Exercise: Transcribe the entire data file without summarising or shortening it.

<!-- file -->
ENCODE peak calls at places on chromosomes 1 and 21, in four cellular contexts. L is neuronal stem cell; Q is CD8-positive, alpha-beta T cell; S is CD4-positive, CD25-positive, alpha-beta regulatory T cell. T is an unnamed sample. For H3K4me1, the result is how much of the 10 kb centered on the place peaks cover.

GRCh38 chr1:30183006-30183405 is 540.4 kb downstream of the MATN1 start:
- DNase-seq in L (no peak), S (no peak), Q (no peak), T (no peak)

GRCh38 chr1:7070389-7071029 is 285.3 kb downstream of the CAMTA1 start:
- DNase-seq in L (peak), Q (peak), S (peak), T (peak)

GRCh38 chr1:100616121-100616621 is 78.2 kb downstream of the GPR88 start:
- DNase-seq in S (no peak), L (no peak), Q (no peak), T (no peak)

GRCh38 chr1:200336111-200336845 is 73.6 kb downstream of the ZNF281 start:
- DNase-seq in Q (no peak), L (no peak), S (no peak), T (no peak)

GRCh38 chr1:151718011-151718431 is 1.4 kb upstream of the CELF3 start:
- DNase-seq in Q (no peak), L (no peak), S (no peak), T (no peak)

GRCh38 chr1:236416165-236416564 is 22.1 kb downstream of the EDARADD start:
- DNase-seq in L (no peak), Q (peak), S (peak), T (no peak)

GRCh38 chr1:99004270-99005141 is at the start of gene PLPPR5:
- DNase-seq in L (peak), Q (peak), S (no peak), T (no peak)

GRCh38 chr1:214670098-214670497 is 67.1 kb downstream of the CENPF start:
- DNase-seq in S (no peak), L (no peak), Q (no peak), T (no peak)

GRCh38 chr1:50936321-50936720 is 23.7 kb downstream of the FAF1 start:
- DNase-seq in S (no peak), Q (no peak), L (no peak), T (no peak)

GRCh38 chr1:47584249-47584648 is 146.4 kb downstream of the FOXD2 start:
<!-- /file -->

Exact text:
ENCODE peak calls at places on chromosomes 1 and 21, in four cellular contexts. L is neuronal stem cell; Q is CD8-positive, alpha-beta T cell; S is CD4-positive, CD25-positive, alpha-beta regulatory T cell. T is an unnamed sample. For H3K4me1, the result is how much of the 10 kb centered on the place peaks cover.

GRCh38 chr1:30183006-30183405 is 540.4 kb downstream of the MATN1 start:
- DNase-seq in L (no peak), S (no peak), Q (no peak), T (no peak)

GRCh38 chr1:7070389-7071029 is 285.3 kb downstream of the CAMTA1 start:
- DNase-seq in L (peak), Q (peak), S (peak), T (peak)

GRCh38 chr1:100616121-100616621 is 78.2 kb downstream of the GPR88 start:
- DNase-seq in S (no peak), L (no peak), Q (no peak), T (no peak)

GRCh38 chr1:200336111-200336845 is 73.6 kb downstream of the ZNF281 start:
- DNase-seq in Q (no peak), L (no peak), S (no peak), T (no peak)

GRCh38 chr1:151718011-151718431 is 1.4 kb upstream of the CELF3 start:
- DNase-seq in Q (no peak), L (no peak), S (no peak), T (no peak)

GRCh38 chr1:236416165-236416564 is 22.1 kb downstream of the EDARADD start:
- DNase-seq in L (no peak), Q (peak), S (peak), T (no peak)

GRCh38 chr1:99004270-99005141 is at the start of gene PLPPR5:
- DNase-seq in L (peak), Q (peak), S (no peak), T (no peak)

GRCh38 chr1:214670098-214670497 is 67.1 kb downstream of the CENPF start:
- DNase-seq in S (no peak), L (no peak), Q (no peak), T (no peak)

GRCh38 chr1:50936321-50936720 is 23.7 kb downstream of the FAF1 start:
- DNase-seq in S (no peak), Q (no peak), L (no peak), T (no peak)

GRCh38 chr1:47584249-47584648 is 146.4 kb downstream of the FOXD2 start: